Students brought the Program in Religious Studies to the far corners of the globe in 2009-2010 while U of M faculty developed a course that explores lived religion in the Minneapolis/St. Paul metropolitan area.
Last fall, I studied abroad through the Minnesota Studies in International Development program in Jaipur, India. I took classes on international development, country analysis, and Hindi. The highlight of my stay in Jaipur was living with a host family. I enjoyed how different each day was--from the food to holidays to different visitors, and learning how to communicate with my host family.
The other part of my stay was spent in Udaipur, India. I interned and lived at an NGO named Astha, which did advocacy work for women, widows, tribal rights, self-governance education, and literacy training. I observed trainings, taught English, and went on field visits. During these visits, I stayed at two tribal girls' education camps that Astha had created for young girls and teachers. The girls live at the camp for seven months--it was hard for me to imagine how the girls must have felt to be away from their families for so long. Still, it was incredible to see how they adapted and how willing they were to learn. I had never been so happy than while spending time at these camps. There was so much joy and life.
Yet there were also overwhelming moments of questioning, "Is this my life?" (accidently ending up at a rat temple, literally filled with rats), or moments of not really knowing what was going on ("pack your bags, you are staying in a village where nobody speaks English"). What I took away from the experience was that, in a place so completely foreign to me, becoming familiar with different places and people gave me a confidence and incredible feeling of comfort as I had never known before.
Religion is significant in many aspects of Indian culture and society. The purpose of my religious studies major--to better understand the human experience--was profoundly illuminated by my stay in India.
Last fall, I travelled to Amman, Jordan, for a semester abroad. During my time there, I greatly enjoyed the Jordanian standard of hospitality, and I was also able to enjoy some great travel experiences both within and outside of Jordan.
When my plane touched down in Amman, I turned to the person sitting behind me and asked him to hand me my bag from the overhead rack. After talking with him, I learned that he was a student at the university where I studied, and he became a good friend--he welcomed a group of my friends to his house for a traditional meal and eagerly showed us around his city. Such an example didn't seem to be unusual--Jordanians love to welcome foreigners and were truly great hosts and neighbors.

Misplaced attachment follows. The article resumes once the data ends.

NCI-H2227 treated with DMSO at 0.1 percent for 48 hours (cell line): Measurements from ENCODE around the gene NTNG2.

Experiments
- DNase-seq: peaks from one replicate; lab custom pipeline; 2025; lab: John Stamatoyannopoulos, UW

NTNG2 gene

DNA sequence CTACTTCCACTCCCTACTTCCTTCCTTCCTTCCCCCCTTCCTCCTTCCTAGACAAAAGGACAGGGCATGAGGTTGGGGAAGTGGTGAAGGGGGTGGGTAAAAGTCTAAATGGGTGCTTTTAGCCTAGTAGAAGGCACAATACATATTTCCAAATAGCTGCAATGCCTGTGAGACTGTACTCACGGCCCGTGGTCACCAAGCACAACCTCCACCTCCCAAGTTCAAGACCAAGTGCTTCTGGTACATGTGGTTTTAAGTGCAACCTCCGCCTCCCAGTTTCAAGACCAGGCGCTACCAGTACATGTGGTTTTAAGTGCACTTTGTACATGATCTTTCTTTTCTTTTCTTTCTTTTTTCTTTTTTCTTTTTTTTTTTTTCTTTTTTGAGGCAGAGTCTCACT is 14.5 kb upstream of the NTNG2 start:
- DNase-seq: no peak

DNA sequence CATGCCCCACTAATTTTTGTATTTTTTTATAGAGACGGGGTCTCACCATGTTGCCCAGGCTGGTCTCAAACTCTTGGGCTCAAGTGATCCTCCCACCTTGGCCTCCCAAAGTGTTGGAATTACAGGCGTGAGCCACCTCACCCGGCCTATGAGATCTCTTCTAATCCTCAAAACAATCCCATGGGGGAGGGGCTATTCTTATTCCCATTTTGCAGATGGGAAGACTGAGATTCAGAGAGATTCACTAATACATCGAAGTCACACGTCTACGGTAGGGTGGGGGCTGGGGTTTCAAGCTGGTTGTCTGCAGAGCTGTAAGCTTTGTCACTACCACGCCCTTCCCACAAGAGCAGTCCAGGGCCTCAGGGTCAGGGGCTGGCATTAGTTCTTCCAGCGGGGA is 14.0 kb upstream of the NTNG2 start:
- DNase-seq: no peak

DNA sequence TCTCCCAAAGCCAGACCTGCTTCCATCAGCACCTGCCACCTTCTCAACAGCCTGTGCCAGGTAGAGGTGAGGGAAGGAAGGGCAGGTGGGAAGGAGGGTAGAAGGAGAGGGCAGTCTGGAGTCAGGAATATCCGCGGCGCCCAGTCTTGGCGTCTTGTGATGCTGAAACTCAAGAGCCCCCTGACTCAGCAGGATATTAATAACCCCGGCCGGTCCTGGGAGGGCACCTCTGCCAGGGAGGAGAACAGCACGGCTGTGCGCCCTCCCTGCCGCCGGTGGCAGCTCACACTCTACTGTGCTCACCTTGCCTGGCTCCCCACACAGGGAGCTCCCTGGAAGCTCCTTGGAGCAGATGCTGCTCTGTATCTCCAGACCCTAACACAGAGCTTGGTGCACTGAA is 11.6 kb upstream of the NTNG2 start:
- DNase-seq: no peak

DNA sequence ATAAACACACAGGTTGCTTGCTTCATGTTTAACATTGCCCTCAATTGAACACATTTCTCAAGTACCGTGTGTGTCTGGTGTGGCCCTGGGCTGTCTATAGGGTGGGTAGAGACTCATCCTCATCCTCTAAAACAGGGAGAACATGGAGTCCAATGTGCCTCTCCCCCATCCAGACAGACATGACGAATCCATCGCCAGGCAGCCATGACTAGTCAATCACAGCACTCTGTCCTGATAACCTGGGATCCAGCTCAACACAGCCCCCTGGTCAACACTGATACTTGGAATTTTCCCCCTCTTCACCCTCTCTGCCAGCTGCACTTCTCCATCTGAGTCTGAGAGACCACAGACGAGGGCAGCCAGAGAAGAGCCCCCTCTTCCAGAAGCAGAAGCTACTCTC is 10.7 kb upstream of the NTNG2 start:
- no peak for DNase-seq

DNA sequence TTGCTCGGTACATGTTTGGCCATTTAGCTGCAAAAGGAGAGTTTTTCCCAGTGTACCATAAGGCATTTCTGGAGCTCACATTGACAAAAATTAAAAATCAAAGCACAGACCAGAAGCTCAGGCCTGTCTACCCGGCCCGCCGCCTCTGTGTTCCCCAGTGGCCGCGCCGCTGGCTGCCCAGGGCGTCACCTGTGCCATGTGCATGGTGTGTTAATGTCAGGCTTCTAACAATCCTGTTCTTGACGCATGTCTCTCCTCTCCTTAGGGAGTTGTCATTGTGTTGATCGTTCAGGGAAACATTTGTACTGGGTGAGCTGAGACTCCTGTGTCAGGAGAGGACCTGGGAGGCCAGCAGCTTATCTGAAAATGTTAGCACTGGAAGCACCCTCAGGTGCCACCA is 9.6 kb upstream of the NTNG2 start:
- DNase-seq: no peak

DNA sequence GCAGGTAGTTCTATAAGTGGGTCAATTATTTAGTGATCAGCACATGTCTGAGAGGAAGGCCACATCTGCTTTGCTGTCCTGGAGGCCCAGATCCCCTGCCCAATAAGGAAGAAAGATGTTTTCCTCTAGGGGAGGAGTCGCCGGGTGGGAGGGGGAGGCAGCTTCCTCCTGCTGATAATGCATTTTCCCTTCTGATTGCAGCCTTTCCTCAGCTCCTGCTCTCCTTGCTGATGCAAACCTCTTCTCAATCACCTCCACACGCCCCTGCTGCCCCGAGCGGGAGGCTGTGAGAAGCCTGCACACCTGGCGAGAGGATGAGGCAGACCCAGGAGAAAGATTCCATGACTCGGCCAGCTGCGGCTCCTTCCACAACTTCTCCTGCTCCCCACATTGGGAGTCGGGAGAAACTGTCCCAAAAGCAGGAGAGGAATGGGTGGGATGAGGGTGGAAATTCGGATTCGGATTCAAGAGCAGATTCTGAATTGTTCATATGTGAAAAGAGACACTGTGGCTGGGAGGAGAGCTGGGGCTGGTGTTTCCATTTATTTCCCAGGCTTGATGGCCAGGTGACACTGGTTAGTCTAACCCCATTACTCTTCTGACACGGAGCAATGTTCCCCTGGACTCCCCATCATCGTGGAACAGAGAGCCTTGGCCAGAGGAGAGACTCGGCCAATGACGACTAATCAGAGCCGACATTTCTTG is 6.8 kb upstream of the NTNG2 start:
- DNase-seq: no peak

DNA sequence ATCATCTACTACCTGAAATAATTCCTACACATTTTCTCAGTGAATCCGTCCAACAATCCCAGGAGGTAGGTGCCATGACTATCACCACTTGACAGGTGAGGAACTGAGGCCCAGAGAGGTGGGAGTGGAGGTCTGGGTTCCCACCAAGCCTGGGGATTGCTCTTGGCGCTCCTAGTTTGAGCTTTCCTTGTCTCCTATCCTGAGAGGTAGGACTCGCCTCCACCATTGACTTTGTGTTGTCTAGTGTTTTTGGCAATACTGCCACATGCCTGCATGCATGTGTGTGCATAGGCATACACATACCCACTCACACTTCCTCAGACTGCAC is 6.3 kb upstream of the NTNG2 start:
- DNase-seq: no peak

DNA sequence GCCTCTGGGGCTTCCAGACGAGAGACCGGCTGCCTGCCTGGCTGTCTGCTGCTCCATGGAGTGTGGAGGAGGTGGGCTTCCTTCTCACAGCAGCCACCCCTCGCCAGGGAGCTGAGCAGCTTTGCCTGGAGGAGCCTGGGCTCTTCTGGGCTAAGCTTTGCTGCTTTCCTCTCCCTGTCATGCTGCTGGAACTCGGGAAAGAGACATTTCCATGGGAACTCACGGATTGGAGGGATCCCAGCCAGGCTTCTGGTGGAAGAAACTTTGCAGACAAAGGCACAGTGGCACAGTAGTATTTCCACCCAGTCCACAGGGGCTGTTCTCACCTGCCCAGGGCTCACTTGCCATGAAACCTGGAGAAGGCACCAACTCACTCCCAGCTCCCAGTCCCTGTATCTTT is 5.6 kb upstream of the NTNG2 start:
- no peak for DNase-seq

The people in Jordan were wonderful, and they had some great sites to showcase as well. My trip to Wadi Rum was breathtaking--it was a desert valley that was desolate, enormous, and beautiful. I also was able to visit Ajloun, a rare green park, and Karak, where a major Crusader castle still stands. These experiences, in addition to trips to Egypt and Jerusalem, left me with many fantastic memories.
I am still in contact with friends that I made abroad. More importantly, I have the experience of going somewhere completely new, meeting wonderful people, settling in to a different lifestyle, and seeing dazzling locations.
Daniel explored how the category of "religion" is understood in contemporary Chinese society. The question is one of significant concern, given recent
critiques of "religion" as a normative category created by Christians and scholars in the Western world. From these perspectives, the term was used either to designate difference (from what was understood as "real" religion, i.e., Judaism and Christianity) or understood as a "universal" human behavior. Neither of these perspectives is legitimate in a global context, yet the term remains popular.
Daniel's study uses ethnographic means--personal interviews and an e-mail survey--to gather information on how Chinese people of a number of religious perspectives understand the term "religion."
Discover Local Religions
The Twin Cities encompasses significant religious diversity. Joining the early established Native American, Christian, and Jewish groups, Muslims arrived in the the mid-twentieth century, and changes in immigration laws in 1965 brough Hindus and Sikhs. Recent immigration has brought Hmong indigenous practices; Laotian, Cambodian, and Thai Buddhists; Russian (Orthodox) Jews; East African Muslims and Orthodox Ethiopians, among others.
Religious studies faculty members are developing a course that looks at the varieties of religious practice in the Twin Cities as a way of exploring world religions. It will look at Native American practice as well as the religious practices of immigrants, from Scandinavian Lutherans to Somali Muslims. The course will stress the ways in which global religions have become neighborhood practices in the Twin Cities. It will investigate not only the religions in and of themselves but the ways in which they interact (both positively and in tension) to form the Twin Cities religious landscape.